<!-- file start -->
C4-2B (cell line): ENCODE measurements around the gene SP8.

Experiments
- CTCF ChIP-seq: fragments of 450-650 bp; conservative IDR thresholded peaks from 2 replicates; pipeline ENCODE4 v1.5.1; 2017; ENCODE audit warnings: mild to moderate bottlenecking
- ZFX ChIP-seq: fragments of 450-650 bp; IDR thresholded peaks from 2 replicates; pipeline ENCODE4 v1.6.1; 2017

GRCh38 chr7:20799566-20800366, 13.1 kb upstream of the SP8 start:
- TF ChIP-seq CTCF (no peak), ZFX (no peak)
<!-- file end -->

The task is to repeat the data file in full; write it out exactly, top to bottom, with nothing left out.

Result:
C4-2B (cell line): ENCODE measurements around the gene SP8.

Experiments
- CTCF ChIP-seq: fragments of 450-650 bp; conservative IDR thresholded peaks from 2 replicates; pipeline ENCODE4 v1.5.1; 2017; ENCODE audit warnings: mild to moderate bottlenecking
- ZFX ChIP-seq: fragments of 450-650 bp; IDR thresholded peaks from 2 replicates; pipeline ENCODE4 v1.6.1; 2017

GRCh38 chr7:20799566-20800366, 13.1 kb upstream of the SP8 start:
- TF ChIP-seq CTCF (no peak), ZFX (no peak)